1989 - 2016

The Foundation for Animals (FFA) is dedicated to addressing the critical needs of animals, both domestic and wild. As a 501 (c) (3) nonprofit organization, FFA provides financial assistance to well-managed projects that promote animal welfare, prevent animal suffering, and provide needed improvements for animals. Assistance for domestic animals is primarily dedicated to, but not limited to, the Helena area and surrounding communities. Wildlife programs partnered with Montana Fish, Wildlife & Parks and the U.S. Forest Service benefit Montana's citizens and visitors to the state. Established in 1989 as the Mikal Kellner Foundation for Animals, the nonprofit became the Foundation for Animals in 2006.
In the early nineties, the Foundation established two ongoing programs that help meet veterinary service expenses that pet owners could not otherwise afford.
Spay/Neuter assistance. FFA's commitment to reducing pet overpopulation continues through spay/neuter certificates that provide assistance to pet owners who are unable to pay the full cost of surgery to alter their pets. In addition, FFA has sponsored free and/or low-cost public clinics in the Helena and Browning communities.
Emergency funds. Life is unpredictable for pets and the people who love them, and veterinary bills for an accident or illness can be expensive. In some cases, the cost is beyond the owner's ability to pay, especially for low or fixed-income pet owners. FFA's emergency funds program is designed to help responsible pet owners who are suddenly faced with that situation. Since the program's inception in 1992, FFA has dedicated over $77,000 to helping animals in critical need.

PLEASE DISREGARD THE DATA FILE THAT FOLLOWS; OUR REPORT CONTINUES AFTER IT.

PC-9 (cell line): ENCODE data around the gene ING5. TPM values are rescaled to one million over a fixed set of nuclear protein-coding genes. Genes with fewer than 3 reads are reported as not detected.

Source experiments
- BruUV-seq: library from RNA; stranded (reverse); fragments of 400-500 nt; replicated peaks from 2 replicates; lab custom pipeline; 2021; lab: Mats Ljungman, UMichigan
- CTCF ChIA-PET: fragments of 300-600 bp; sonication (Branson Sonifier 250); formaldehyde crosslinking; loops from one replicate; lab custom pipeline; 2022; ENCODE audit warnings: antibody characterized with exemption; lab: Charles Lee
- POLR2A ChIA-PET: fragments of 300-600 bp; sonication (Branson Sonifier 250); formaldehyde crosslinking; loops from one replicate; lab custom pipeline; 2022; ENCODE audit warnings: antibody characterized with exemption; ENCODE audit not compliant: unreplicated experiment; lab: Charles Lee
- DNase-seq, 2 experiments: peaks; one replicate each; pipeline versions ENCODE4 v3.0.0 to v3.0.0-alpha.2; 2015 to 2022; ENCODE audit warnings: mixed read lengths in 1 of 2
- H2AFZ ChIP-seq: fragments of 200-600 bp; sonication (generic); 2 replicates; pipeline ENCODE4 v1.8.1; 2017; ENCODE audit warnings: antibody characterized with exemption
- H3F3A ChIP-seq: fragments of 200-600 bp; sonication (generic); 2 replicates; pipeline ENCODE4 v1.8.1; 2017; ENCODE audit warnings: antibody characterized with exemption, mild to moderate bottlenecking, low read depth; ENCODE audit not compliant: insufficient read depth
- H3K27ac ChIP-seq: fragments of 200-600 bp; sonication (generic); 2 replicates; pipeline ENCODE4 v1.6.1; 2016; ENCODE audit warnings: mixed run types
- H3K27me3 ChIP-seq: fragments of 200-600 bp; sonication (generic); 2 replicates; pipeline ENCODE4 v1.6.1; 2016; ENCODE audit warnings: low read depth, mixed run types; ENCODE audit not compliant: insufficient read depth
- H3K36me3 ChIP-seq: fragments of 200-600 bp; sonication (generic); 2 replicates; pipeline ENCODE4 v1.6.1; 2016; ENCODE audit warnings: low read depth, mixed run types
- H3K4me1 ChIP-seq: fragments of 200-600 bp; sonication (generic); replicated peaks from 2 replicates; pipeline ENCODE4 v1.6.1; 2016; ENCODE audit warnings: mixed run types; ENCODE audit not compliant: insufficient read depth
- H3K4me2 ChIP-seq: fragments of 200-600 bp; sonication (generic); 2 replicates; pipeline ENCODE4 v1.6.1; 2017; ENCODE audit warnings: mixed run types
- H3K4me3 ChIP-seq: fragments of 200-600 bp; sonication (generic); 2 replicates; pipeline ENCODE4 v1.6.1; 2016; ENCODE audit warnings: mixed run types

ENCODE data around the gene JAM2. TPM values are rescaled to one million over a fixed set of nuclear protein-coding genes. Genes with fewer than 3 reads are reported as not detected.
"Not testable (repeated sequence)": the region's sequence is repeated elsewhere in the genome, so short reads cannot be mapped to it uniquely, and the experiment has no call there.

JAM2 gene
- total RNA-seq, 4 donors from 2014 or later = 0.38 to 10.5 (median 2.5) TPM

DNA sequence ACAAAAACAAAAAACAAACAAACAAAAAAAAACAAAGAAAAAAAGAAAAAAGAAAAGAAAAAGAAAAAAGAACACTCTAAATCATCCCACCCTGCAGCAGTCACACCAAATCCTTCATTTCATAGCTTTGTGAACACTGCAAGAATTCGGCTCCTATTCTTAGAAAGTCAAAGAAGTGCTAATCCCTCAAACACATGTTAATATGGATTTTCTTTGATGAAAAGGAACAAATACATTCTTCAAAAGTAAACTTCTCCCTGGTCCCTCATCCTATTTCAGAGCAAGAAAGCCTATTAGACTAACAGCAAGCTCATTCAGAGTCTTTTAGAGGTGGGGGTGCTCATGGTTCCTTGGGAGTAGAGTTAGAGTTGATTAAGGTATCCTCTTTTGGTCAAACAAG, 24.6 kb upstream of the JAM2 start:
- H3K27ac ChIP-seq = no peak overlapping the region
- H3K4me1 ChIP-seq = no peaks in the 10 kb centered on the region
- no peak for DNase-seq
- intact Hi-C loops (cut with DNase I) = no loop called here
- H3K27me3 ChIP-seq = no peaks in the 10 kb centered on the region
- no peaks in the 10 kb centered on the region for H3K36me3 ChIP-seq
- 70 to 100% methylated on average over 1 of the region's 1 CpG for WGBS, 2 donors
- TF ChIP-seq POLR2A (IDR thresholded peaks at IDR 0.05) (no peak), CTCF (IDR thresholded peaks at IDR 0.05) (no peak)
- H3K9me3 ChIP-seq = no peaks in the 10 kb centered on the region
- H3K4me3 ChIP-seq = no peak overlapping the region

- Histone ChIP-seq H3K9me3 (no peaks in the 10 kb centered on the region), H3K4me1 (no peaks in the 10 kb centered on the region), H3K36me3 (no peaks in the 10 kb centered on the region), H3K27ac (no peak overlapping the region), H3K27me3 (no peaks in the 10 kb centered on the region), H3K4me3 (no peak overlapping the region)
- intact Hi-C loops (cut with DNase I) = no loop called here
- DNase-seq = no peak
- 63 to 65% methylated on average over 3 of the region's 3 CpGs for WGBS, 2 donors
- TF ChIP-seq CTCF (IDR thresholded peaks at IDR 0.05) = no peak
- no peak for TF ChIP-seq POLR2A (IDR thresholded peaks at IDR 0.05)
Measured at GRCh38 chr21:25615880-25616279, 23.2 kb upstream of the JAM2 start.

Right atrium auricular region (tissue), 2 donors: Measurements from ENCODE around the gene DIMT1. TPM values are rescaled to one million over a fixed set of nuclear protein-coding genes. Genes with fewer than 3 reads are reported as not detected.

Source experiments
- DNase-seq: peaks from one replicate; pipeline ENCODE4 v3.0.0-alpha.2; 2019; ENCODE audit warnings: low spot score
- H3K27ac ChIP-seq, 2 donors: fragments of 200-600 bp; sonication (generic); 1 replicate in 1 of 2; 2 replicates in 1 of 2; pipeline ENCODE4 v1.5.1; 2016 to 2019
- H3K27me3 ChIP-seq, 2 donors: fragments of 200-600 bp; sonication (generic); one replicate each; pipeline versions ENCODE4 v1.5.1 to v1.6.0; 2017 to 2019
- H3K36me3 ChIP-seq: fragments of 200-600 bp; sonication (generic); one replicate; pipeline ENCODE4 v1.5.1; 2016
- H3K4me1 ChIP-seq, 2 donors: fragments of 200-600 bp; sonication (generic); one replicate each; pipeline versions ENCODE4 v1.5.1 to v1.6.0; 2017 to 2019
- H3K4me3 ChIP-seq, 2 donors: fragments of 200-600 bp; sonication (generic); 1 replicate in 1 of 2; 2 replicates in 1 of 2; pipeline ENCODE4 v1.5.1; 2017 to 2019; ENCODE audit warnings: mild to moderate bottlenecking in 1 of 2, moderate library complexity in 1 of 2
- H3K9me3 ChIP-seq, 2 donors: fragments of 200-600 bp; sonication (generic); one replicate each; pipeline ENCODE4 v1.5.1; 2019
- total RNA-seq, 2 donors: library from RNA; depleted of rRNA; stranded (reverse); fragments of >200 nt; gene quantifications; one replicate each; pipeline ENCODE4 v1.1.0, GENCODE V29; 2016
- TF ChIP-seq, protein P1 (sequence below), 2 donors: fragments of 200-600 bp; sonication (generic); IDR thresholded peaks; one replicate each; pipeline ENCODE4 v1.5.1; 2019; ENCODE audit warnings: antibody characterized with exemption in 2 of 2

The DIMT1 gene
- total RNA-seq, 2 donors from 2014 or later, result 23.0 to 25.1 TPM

Along with domestic animal programs, wildlife conservation has been an integral part of the Foundation's mission. The Foundation, in partnership with Montana Fish, Wildlife & Parks and the US Forest Service, sponsors the popular elementary school program "Adopt-A-Species." Now in its 20th year, this program is designed to inspire young students to become stewards of wildlife and habitat. Each participating school chooses a Montana wildlife species to study throughout the year. Student artwork and essays about protecting their "adopted" wildlife and wildlife habitat appear every year in a supplement to the Helena Independent Record during Earth Week.
This interest in wildlife conservation also led the Foundation to assist in the development of the Montana Wildlife Center in Helena. FFA raised funds in the private-sector to purchase a five-acre site adjacent to Spring Meadow Lake State Park and build a rehabilitation intake facility and three wildlife enclosures. In 2002, the land and buildings were gifted to Montana Fish, Wildlife & Parks and was later named Montana WILD.
The wildlife rehabilitation facility continues to receive injured and orphaned wildlife that are candidates for return to the wild or are candidates for placement in protected environments. The orphaned bear cub program, in particular, has been a great success. The Foundation's most recent support involved raising funds to build a raptor flight barn to enhance the rehabilitation of injured raptors.
Montana WILD is not a zoo as minimal contact with humans is vital for return to the wild. However, an education and visitor center adjacent to the wildlife rehabilitation facility is now open to the public and offers conservation exhibits and programs for all ages. The Foundation continues to be a fund-raising partner for both wildlife rehabilitation and conservation education programs at the center.
The Foundation for Animals is proud of its 27-year history as a conduit for action. The interconnection between humans, animals and our shared environment is vital and, for that reason, FFA continues to dedicate its resources to making a better place for animals, both domestic and wild.